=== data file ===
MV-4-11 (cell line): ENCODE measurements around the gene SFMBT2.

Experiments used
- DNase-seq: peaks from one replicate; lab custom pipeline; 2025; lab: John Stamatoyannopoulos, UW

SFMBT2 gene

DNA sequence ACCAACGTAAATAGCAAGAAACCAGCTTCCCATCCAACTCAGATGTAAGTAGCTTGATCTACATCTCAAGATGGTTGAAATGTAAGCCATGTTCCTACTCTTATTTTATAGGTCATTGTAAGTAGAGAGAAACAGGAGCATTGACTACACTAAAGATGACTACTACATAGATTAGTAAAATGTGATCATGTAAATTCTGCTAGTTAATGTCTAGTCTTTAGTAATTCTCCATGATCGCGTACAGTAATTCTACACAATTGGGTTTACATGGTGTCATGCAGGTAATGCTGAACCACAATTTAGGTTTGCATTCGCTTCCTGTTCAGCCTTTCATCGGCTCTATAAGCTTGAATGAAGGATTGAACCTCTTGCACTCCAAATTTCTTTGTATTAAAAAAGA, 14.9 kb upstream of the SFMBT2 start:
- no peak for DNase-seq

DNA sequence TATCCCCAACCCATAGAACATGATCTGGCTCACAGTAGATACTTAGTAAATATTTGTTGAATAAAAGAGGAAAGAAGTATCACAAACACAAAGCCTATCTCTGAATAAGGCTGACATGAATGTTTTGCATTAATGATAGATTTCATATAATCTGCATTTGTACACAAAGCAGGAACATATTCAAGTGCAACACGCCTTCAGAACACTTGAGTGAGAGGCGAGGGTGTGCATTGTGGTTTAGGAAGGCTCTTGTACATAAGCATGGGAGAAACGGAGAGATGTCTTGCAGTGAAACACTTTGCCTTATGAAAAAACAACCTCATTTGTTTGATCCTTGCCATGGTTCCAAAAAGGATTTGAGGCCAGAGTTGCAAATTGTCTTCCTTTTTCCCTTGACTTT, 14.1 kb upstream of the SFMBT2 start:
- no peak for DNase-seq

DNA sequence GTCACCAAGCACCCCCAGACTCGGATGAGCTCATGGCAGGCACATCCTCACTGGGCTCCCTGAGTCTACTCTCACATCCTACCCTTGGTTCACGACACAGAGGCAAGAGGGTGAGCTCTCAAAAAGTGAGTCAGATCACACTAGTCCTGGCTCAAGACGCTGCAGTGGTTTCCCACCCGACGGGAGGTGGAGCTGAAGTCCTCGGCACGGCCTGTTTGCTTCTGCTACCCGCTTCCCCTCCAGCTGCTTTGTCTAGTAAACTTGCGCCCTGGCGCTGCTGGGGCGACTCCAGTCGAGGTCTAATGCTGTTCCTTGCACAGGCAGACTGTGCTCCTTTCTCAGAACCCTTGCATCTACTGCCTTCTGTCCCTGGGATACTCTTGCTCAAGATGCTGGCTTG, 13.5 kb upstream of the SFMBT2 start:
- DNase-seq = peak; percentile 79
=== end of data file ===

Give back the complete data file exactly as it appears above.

MV-4-11 (cell line): ENCODE measurements around the gene SFMBT2.

Experiments used
- DNase-seq: peaks from one replicate; lab custom pipeline; 2025; lab: John Stamatoyannopoulos, UW

SFMBT2 gene

DNA sequence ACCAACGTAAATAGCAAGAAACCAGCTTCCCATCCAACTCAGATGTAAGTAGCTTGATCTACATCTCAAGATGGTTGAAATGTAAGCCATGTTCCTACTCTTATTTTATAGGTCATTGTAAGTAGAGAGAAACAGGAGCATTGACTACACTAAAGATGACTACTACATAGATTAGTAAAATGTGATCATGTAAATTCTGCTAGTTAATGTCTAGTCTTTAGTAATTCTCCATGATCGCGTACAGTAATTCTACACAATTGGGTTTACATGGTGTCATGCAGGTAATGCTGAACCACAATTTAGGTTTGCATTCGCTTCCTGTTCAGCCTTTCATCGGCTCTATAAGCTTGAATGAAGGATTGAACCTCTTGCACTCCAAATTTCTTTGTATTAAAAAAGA, 14.9 kb upstream of the SFMBT2 start:
- no peak for DNase-seq

DNA sequence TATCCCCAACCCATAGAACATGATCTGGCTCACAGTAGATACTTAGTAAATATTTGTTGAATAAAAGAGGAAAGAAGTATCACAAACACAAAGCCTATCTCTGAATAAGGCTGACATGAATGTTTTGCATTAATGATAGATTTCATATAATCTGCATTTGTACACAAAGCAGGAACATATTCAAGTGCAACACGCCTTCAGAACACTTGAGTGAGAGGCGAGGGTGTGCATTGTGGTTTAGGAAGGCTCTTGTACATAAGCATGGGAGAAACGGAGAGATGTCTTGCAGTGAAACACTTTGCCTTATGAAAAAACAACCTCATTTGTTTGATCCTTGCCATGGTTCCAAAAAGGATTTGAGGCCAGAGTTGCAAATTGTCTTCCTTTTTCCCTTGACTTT, 14.1 kb upstream of the SFMBT2 start:
- no peak for DNase-seq

DNA sequence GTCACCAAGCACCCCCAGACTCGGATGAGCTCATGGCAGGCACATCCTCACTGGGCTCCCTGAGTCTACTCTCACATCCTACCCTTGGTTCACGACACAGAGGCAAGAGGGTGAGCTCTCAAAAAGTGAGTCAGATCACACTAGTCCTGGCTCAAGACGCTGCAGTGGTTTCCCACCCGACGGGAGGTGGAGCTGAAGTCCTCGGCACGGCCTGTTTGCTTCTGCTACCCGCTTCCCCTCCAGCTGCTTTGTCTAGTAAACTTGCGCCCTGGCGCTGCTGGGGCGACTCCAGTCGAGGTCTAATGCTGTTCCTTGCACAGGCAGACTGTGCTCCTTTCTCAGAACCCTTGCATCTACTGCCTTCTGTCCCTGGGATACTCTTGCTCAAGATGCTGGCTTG, 13.5 kb upstream of the SFMBT2 start:
- DNase-seq = peak; percentile 79